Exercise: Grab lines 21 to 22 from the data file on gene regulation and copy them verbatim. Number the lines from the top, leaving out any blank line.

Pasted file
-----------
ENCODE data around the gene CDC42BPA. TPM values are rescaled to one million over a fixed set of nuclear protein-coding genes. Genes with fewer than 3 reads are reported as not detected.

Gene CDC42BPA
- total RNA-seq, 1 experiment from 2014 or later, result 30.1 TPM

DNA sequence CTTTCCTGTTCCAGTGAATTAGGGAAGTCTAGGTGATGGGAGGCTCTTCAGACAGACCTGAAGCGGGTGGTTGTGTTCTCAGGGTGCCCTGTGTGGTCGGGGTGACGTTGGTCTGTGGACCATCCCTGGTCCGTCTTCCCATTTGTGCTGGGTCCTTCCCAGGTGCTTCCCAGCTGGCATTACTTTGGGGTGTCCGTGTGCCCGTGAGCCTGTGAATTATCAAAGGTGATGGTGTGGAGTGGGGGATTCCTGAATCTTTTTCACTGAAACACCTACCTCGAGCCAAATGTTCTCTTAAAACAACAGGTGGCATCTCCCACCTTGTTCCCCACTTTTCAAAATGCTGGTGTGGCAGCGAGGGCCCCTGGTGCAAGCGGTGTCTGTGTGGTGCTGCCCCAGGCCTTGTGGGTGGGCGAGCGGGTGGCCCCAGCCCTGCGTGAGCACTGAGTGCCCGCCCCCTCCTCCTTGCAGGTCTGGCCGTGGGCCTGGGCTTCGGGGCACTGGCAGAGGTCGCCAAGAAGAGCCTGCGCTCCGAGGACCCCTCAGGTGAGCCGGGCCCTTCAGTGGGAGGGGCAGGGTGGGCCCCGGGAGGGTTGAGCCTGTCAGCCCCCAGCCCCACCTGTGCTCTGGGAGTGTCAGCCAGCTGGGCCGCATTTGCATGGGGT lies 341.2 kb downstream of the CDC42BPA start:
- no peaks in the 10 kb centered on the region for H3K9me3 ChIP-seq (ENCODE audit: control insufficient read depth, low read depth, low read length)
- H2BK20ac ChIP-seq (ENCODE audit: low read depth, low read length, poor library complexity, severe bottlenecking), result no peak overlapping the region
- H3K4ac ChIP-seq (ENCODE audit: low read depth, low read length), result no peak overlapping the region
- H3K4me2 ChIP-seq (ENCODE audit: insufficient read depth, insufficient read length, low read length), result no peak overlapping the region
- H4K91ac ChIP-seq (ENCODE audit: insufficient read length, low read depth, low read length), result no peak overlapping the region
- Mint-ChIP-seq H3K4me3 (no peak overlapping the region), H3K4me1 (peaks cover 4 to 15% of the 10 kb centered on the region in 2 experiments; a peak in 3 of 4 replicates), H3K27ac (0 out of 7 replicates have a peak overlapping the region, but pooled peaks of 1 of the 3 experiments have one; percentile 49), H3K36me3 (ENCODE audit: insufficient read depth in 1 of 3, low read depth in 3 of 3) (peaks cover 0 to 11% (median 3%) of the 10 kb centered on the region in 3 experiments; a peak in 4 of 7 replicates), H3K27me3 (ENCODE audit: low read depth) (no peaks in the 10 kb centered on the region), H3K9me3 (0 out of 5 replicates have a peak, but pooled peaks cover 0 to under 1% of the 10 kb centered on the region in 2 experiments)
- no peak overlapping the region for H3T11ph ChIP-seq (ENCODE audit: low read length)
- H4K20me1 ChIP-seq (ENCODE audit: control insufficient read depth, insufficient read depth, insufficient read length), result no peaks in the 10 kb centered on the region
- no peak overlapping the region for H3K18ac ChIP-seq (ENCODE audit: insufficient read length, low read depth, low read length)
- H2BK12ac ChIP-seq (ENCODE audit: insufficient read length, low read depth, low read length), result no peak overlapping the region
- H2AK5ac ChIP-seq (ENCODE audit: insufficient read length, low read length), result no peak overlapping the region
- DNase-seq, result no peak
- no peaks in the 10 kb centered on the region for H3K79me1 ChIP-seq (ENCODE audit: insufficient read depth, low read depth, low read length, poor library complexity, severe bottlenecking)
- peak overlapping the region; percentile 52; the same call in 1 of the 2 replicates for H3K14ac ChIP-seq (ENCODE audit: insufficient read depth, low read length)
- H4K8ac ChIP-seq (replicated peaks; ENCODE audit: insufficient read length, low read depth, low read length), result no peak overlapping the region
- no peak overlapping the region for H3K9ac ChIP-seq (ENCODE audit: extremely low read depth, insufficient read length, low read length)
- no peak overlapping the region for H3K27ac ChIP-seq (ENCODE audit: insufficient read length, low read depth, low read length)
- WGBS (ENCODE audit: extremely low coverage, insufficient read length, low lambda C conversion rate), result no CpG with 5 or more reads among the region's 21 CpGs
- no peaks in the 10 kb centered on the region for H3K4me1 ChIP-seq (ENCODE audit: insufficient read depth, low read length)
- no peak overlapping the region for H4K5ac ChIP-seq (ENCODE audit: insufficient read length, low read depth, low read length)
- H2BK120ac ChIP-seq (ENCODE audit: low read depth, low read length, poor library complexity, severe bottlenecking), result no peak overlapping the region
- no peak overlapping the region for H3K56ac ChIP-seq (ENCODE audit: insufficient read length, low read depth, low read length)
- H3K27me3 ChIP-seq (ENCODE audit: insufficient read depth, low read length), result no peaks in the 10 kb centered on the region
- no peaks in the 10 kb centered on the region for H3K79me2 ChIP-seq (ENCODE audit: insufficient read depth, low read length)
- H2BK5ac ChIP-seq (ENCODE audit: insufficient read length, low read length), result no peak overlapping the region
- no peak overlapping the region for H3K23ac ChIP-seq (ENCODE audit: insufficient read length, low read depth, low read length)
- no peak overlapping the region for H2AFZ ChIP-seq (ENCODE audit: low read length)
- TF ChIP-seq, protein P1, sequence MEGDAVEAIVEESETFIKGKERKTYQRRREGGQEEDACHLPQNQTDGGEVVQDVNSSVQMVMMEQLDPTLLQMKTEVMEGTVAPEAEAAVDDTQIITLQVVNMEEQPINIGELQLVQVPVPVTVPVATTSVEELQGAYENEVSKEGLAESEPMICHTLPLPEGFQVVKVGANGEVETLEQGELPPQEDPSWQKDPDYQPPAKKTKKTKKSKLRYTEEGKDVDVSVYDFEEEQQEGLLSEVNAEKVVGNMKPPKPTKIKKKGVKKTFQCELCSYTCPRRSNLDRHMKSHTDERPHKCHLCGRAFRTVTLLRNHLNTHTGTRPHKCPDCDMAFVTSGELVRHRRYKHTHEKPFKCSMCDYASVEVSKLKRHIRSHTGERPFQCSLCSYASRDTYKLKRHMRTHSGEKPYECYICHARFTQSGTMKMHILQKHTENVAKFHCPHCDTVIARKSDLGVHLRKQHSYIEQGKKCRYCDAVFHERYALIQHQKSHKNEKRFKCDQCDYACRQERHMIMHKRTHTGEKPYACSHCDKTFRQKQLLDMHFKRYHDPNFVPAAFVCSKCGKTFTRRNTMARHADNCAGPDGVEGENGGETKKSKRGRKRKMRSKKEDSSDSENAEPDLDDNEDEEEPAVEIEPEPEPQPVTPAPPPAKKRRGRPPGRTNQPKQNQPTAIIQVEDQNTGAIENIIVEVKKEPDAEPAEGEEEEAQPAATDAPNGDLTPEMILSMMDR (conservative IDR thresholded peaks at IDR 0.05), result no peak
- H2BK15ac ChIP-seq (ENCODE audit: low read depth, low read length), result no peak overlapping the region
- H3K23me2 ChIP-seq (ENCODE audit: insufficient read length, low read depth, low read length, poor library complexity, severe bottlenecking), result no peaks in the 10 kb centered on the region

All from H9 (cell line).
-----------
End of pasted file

- no peak overlapping the region for H3K27ac ChIP-seq (ENCODE audit: insufficient read length, low read depth, low read length)
- WGBS (ENCODE audit: extremely low coverage, insufficient read length, low lambda C conversion rate), result no CpG with 5 or more reads among the region's 21 CpGs